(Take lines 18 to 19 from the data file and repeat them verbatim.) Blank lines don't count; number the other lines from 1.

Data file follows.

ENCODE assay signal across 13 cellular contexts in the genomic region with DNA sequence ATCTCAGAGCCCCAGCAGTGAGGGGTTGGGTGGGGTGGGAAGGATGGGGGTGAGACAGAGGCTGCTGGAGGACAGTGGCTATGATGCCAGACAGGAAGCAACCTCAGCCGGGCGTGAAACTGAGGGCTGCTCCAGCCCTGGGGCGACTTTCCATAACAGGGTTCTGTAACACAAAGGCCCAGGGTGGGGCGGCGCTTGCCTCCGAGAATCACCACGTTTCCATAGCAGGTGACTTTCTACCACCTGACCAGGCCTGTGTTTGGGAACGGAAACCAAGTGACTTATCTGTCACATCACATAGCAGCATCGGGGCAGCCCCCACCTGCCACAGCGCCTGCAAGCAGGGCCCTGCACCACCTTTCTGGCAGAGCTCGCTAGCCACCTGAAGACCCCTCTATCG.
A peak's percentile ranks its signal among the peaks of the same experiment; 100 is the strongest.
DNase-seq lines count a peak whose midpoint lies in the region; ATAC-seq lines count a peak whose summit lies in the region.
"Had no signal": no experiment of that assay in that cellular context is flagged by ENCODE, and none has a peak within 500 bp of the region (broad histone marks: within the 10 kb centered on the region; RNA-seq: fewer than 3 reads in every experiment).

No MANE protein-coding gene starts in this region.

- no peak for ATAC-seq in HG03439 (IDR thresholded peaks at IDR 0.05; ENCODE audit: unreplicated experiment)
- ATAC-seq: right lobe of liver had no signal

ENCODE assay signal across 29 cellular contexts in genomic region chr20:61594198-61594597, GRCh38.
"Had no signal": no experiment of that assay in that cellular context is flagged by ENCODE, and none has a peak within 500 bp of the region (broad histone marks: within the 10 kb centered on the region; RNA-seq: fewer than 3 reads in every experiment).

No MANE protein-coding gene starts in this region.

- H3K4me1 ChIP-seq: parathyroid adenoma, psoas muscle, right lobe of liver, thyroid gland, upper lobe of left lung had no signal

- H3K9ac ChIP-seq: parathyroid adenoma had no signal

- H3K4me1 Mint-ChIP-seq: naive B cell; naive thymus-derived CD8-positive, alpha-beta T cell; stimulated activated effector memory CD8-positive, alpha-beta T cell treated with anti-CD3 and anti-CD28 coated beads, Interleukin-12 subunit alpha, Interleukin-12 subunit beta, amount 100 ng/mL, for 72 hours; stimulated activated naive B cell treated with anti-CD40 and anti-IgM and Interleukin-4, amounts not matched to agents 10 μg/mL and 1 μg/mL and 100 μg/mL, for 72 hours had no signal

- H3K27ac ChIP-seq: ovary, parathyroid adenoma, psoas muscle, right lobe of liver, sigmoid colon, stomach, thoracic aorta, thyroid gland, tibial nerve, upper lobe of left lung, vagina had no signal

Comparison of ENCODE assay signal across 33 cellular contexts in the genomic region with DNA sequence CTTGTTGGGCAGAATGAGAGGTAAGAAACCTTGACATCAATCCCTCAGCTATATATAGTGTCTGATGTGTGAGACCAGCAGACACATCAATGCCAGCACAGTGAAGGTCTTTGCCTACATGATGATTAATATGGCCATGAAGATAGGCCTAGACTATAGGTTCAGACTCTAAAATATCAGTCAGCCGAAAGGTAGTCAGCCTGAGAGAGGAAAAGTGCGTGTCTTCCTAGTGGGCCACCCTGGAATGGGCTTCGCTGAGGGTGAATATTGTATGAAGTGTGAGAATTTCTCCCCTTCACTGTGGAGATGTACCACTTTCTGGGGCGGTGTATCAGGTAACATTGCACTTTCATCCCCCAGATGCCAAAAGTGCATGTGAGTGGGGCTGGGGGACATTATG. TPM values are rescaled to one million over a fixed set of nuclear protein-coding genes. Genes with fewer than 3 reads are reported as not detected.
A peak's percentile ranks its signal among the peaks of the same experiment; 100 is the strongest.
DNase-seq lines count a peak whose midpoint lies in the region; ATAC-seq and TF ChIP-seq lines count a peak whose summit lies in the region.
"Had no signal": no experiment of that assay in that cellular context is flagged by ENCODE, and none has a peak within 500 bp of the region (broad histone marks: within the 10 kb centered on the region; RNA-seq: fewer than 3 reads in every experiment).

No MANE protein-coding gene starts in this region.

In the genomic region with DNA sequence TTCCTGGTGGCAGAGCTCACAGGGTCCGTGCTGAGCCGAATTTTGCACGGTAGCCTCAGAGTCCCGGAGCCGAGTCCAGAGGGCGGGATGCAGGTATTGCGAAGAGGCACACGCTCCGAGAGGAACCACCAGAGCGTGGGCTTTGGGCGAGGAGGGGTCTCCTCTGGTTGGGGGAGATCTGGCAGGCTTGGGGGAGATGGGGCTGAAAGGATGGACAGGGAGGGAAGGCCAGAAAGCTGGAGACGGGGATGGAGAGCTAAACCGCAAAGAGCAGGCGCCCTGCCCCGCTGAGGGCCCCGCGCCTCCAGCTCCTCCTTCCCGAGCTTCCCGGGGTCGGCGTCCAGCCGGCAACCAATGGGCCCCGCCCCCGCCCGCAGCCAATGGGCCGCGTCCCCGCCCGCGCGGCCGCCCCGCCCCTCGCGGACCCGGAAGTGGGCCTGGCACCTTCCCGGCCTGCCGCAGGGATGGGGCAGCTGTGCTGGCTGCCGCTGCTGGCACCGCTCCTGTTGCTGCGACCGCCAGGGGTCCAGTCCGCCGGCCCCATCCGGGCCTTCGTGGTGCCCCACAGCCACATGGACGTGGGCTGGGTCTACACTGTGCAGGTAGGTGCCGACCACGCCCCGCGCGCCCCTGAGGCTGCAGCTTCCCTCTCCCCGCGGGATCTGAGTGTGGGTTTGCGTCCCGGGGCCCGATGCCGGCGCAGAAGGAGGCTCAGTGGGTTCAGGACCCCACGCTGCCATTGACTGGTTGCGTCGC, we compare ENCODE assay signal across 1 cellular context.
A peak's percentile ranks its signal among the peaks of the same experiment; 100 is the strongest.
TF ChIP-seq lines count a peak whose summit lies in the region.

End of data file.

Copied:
"Had no signal": no experiment of that assay in that cellular context is flagged by ENCODE, and none has a peak within 500 bp of the region (broad histone marks: within the 10 kb centered on the region; RNA-seq: fewer than 3 reads in every experiment).

No MANE protein-coding gene starts in this region.